Nancy T. Bowen, William S. Lee and Robert C. Morris
August 19, 2009
In a highly controversial 3-2 decision, the United States Court of Appeals for the First Circuit ruled in United States v. Textron, Inc., 2009 U.S. App. LEXIS 18103 (1st Cir. Aug. 13, 2009), that the work product privilege does not protect a company's tax accrual work papers from IRS discovery. The First Circuit concluded that tax accrual work papers are not work product, because they are prepared to support a company's financial statements and gain auditor approval, rather than "for use in possible litigation." Textron is an important decision that may have far-reaching implications, particularly for publicly traded companies.
Tax Accrual Work Papers
Securities laws require that the financial statements of publicly traded companies be audited and certified by an independent auditor. A company's financial statements must reflect the company's reserves or accruals for its potential exposure relating to items that, if identified and challenged by the IRS, may result in additional taxes being assessed. A company's financial statements do not normally identify the specific items that the company has reserved for, but rather reflect the total amount of reserves related to those specific items.
To calculate the total amount of tax reserves, the company's tax and legal personnel generally create tax accrual work papers which may include an analysis that breaks down item by item the "soft spots" on the company's tax return. The company's analysis may include legal opinions and other analysis, including the dollar amount of potential exposure and the company's percentage estimate of success relating to that item. During the course of the company's audit by its independent auditors, the auditors will typically require access to the company's tax accrual work papers so that the auditors may review the adequacy and reasonableness of the company's tax reserves.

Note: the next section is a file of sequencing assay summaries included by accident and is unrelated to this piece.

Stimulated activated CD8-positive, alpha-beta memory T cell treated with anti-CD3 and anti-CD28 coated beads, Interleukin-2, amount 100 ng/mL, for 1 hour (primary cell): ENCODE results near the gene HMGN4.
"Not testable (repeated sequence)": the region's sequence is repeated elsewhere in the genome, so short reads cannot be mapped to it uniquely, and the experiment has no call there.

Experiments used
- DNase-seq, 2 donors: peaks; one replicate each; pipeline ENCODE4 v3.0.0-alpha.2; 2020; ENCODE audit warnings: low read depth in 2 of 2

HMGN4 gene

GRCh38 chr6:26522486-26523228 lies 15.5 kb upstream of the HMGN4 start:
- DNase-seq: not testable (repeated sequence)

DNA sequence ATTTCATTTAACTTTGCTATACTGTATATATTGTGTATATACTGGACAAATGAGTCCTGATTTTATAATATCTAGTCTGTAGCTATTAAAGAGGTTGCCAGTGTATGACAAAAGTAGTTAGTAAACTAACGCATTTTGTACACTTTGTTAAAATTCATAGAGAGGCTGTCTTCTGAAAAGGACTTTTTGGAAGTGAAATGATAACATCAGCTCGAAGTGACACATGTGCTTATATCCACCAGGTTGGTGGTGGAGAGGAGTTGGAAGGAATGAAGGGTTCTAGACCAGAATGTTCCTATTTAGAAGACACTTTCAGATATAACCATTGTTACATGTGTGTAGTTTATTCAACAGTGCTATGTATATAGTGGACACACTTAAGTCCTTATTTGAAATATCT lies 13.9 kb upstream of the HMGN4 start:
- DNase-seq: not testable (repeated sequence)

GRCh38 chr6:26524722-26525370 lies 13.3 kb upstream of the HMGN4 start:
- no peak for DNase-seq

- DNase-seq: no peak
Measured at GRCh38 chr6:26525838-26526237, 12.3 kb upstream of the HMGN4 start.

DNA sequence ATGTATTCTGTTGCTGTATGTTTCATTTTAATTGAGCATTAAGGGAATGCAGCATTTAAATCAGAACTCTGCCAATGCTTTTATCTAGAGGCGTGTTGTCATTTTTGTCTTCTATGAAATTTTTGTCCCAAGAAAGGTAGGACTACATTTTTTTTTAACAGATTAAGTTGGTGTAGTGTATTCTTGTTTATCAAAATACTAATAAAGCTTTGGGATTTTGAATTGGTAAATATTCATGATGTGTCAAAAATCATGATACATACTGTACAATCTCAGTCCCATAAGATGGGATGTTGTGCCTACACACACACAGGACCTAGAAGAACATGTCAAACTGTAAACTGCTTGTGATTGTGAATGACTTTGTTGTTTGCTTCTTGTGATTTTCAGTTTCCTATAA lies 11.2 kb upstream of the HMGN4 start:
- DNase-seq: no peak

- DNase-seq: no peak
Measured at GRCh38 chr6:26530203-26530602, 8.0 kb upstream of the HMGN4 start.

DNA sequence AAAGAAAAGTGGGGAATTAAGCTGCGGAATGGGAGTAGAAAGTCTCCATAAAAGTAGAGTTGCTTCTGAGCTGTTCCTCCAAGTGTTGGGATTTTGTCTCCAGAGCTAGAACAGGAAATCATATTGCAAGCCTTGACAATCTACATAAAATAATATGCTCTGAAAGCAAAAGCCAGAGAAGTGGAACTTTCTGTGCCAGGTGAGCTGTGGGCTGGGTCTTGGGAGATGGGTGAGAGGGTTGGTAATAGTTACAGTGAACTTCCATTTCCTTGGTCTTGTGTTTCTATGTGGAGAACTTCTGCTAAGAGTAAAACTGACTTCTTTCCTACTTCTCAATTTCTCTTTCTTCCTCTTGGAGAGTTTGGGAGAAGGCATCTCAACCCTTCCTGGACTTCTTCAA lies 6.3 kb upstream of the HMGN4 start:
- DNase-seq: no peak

Textron's Tax Accrual Work Papers
During an IRS examination of Textron, the IRS agents found that a Textron subsidiary had invested in multiple listed transactions that the IRS had determined to be tax avoidance transactions. The IRS then issued Textron an administrative summons seeking all tax accrual work papers for the tax years in issue. Textron refused to provide its tax accrual work papers on a variety of grounds, including the work product privilege. The IRS then brought a summons enforcement action in federal district court seeking a court order that Textron produce the tax accrual work papers.
Textron's tax accrual work papers included a spreadsheet that listed each debatable item, including in each instance the dollar amount subject to possible dispute and a percentage estimate of the IRS's chance of success. The tax accrual work papers also included backup materials to the spreadsheet, including notes and memoranda written by Textron's in-house tax attorneys reflecting their opinions as to which items should be included on the spreadsheet and the hazard of litigation percentage that should apply to each item.